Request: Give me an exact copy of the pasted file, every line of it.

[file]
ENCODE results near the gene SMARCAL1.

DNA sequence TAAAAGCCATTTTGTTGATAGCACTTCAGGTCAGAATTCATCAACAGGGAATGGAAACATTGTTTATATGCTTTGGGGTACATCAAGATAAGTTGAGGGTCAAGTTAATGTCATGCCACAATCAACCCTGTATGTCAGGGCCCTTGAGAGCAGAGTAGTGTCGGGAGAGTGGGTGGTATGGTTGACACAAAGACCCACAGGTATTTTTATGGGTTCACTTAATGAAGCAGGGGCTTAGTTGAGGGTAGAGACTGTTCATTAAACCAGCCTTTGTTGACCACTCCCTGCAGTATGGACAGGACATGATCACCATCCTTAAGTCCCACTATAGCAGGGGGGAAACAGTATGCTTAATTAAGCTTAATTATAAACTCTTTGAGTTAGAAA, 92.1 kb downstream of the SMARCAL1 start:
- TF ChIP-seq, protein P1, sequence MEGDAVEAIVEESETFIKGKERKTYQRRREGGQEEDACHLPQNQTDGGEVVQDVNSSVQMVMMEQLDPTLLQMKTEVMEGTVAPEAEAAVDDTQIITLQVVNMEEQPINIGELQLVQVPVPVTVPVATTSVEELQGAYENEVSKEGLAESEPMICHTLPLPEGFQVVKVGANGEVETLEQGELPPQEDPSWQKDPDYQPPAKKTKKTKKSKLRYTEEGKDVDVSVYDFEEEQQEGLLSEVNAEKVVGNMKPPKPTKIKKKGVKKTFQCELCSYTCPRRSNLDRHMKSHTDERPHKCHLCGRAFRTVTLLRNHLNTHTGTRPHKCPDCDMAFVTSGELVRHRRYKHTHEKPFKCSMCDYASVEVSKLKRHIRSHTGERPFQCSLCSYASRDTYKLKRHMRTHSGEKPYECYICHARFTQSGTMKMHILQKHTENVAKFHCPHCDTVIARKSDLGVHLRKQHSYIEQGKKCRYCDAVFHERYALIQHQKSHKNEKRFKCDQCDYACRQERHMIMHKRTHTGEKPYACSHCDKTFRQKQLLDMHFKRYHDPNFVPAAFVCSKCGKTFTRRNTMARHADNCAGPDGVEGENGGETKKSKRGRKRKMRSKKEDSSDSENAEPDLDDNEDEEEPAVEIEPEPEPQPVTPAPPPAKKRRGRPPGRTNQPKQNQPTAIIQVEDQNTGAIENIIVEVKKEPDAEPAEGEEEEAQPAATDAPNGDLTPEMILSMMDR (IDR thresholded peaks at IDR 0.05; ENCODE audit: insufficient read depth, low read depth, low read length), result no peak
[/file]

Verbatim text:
ENCODE results near the gene SMARCAL1.

DNA sequence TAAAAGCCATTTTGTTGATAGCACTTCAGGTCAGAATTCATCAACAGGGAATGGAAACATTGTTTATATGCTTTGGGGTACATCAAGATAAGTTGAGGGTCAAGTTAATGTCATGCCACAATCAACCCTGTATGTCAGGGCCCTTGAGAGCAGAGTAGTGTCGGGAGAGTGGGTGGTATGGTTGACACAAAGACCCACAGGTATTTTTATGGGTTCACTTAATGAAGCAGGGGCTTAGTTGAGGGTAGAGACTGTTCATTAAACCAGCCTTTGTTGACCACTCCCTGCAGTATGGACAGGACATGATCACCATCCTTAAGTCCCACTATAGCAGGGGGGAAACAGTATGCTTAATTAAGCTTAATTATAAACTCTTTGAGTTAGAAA, 92.1 kb downstream of the SMARCAL1 start:
- TF ChIP-seq, protein P1, sequence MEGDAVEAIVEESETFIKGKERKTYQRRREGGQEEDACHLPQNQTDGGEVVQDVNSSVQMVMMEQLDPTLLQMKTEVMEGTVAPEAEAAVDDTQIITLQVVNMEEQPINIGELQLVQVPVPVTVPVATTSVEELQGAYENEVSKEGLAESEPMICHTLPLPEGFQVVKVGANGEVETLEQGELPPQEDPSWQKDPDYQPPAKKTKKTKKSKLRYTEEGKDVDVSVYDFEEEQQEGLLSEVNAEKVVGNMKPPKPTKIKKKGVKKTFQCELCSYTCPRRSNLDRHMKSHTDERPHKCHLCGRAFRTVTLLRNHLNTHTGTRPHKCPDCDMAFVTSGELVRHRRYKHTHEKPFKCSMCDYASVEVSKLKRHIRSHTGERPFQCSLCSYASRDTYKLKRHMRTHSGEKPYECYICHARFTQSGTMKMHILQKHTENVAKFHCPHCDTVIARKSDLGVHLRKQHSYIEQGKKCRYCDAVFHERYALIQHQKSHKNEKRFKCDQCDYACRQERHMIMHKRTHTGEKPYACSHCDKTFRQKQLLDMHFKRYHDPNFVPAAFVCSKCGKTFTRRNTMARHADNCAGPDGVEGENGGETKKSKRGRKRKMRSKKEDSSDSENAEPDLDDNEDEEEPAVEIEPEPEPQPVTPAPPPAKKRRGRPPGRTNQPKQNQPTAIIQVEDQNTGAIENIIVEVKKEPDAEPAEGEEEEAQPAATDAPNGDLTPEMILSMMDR (IDR thresholded peaks at IDR 0.05; ENCODE audit: insufficient read depth, low read depth, low read length), result no peak